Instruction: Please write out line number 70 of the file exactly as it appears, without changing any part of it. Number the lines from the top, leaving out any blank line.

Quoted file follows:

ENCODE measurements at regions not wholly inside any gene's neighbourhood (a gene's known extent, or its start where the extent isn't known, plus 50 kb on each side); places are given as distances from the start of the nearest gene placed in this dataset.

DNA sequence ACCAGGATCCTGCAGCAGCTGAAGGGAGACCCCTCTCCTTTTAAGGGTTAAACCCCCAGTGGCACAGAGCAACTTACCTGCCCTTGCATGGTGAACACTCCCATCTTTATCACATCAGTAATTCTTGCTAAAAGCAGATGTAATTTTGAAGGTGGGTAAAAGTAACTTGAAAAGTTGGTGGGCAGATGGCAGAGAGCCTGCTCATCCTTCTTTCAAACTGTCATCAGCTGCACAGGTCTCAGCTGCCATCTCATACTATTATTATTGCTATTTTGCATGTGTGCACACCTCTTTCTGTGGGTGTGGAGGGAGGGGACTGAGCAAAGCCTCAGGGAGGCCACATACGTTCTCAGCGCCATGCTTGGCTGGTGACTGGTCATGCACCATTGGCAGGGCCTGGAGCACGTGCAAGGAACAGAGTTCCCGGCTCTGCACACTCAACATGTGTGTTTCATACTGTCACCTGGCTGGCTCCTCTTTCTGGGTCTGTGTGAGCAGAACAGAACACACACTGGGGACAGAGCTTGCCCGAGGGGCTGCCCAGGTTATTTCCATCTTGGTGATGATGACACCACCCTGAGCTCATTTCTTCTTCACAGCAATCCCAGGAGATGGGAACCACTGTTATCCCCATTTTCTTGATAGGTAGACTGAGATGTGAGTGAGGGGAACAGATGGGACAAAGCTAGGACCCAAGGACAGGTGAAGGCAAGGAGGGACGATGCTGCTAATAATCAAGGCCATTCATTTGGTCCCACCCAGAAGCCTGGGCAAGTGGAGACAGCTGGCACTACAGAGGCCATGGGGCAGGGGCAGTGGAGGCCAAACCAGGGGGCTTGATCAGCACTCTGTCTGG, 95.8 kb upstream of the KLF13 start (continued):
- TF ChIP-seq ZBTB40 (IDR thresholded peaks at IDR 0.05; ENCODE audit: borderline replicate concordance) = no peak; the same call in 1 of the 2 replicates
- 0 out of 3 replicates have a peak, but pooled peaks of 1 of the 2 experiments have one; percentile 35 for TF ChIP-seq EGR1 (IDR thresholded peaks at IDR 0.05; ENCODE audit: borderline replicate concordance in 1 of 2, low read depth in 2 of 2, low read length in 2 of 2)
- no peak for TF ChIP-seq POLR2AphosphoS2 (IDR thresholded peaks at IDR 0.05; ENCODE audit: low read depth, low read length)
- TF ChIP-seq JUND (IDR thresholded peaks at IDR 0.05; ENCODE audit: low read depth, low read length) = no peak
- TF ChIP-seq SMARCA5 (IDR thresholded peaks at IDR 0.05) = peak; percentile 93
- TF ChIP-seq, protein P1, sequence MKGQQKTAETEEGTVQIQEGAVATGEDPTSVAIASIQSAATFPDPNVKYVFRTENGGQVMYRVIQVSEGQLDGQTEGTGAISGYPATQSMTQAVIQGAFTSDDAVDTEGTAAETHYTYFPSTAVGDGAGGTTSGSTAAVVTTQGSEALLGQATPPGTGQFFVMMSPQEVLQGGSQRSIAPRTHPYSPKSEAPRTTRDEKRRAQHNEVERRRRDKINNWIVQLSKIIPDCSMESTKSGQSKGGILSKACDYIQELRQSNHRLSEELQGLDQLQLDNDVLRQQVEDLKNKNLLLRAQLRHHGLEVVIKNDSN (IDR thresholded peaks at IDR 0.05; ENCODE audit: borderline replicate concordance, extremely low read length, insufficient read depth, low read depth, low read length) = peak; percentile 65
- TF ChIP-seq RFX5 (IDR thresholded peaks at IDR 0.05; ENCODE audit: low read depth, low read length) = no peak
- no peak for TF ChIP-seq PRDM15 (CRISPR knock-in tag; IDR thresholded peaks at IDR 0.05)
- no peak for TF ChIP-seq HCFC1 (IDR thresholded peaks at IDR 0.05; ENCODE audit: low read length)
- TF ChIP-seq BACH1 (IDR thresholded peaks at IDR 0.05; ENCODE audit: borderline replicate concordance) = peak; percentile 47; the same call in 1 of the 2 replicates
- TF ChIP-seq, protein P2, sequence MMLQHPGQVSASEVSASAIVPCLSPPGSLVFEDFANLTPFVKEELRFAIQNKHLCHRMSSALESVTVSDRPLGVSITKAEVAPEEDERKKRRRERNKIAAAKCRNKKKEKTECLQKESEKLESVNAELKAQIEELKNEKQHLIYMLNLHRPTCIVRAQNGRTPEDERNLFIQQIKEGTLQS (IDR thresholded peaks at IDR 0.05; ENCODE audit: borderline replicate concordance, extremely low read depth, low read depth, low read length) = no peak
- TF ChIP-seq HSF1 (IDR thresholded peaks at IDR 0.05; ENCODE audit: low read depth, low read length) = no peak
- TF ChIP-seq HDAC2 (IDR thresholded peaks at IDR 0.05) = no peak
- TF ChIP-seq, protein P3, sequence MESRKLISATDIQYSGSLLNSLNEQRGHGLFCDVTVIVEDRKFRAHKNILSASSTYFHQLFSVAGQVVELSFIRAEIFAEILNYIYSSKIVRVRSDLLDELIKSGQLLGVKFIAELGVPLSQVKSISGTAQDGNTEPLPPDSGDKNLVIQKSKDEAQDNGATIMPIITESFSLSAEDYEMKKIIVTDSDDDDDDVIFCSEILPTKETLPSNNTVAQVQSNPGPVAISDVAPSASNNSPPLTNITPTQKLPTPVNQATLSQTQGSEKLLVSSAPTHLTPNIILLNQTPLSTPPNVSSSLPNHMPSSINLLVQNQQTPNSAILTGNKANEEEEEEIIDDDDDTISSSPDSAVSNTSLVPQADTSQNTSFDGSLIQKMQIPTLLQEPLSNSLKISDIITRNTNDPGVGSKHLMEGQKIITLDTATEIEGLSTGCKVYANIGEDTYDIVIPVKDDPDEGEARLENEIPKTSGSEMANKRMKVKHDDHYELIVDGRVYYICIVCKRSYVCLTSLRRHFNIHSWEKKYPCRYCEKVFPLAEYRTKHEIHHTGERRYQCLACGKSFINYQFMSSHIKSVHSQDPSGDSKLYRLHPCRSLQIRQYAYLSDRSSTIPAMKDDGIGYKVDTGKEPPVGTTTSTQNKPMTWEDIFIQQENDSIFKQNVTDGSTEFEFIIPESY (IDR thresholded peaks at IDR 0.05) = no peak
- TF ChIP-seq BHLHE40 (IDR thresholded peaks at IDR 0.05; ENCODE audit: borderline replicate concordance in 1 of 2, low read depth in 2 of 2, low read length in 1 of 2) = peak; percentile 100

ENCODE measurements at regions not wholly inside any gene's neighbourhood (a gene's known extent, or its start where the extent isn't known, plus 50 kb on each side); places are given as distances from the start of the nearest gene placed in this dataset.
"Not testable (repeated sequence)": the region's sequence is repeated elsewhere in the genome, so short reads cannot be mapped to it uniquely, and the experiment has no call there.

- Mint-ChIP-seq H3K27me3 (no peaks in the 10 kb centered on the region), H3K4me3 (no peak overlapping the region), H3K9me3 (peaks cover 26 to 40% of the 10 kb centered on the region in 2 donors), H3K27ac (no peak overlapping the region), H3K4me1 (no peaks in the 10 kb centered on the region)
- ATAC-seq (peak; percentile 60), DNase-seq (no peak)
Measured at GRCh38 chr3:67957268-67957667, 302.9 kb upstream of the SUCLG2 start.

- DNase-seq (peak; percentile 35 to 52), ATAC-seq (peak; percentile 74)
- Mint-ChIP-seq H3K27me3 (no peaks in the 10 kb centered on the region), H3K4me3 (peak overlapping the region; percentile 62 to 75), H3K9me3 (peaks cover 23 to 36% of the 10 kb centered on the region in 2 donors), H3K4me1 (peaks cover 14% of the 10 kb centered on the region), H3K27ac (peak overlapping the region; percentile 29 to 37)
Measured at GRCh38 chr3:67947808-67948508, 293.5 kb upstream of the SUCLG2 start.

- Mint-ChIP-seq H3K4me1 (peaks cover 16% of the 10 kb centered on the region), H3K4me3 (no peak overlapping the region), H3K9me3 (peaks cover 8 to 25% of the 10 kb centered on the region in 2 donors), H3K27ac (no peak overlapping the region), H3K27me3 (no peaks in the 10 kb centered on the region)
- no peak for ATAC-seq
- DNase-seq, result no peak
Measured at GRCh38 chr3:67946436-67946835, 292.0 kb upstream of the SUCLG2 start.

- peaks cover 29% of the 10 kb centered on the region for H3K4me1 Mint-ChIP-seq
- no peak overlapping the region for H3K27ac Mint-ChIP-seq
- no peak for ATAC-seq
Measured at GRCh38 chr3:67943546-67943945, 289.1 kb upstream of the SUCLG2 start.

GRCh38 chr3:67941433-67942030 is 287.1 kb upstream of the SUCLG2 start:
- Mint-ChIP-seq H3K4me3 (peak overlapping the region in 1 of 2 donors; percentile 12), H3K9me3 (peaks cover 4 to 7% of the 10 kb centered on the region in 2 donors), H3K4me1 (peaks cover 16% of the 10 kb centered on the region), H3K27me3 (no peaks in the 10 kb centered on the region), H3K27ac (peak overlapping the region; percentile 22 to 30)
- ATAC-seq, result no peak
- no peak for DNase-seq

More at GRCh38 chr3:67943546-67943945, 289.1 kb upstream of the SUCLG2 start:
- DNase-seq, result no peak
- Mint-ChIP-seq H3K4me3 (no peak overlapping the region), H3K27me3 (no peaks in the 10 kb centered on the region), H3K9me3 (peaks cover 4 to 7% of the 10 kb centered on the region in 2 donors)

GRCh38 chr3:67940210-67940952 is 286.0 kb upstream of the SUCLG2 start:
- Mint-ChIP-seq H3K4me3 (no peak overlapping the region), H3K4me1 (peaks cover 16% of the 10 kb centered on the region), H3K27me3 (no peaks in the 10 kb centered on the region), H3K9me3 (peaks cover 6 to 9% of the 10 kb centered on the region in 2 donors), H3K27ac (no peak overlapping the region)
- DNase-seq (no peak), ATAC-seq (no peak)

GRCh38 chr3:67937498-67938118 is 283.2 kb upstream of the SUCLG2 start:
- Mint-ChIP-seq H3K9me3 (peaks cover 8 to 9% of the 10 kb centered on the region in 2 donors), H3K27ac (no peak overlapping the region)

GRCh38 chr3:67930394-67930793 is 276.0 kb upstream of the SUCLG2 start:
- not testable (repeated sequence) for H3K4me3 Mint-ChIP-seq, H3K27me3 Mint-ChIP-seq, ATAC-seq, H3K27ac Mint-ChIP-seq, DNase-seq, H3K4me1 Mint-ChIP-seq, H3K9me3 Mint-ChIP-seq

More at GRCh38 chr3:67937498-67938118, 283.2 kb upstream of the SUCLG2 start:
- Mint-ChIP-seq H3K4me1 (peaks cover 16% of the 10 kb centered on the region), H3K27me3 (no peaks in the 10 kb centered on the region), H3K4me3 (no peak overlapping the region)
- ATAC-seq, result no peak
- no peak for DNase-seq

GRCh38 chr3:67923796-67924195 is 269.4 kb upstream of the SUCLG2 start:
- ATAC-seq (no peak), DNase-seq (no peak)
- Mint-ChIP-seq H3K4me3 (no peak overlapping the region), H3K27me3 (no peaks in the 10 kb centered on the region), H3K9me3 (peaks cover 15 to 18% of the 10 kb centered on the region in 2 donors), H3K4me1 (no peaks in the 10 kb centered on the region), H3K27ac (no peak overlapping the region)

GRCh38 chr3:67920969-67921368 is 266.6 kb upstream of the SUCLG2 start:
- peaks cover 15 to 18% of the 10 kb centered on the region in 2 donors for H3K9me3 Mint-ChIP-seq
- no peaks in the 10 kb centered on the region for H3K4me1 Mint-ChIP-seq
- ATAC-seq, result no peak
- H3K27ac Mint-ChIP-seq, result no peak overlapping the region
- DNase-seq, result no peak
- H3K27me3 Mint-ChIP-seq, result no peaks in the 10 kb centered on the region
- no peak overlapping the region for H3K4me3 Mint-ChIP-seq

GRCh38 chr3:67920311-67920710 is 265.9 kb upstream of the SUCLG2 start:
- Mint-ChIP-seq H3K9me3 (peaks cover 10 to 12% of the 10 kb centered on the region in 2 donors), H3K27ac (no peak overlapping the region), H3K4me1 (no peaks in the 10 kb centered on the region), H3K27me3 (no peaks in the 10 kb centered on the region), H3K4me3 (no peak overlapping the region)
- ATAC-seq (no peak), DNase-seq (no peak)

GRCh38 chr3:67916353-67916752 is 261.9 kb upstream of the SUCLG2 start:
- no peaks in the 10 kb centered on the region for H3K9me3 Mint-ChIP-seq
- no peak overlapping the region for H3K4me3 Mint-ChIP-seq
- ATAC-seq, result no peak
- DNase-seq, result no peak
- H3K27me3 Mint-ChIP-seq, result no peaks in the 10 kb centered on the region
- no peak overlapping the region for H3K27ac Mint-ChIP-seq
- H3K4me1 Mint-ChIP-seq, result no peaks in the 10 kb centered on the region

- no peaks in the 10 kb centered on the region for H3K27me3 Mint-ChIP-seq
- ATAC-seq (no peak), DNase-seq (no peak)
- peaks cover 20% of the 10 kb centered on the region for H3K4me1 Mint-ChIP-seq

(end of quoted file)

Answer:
- DNase-seq, result no peak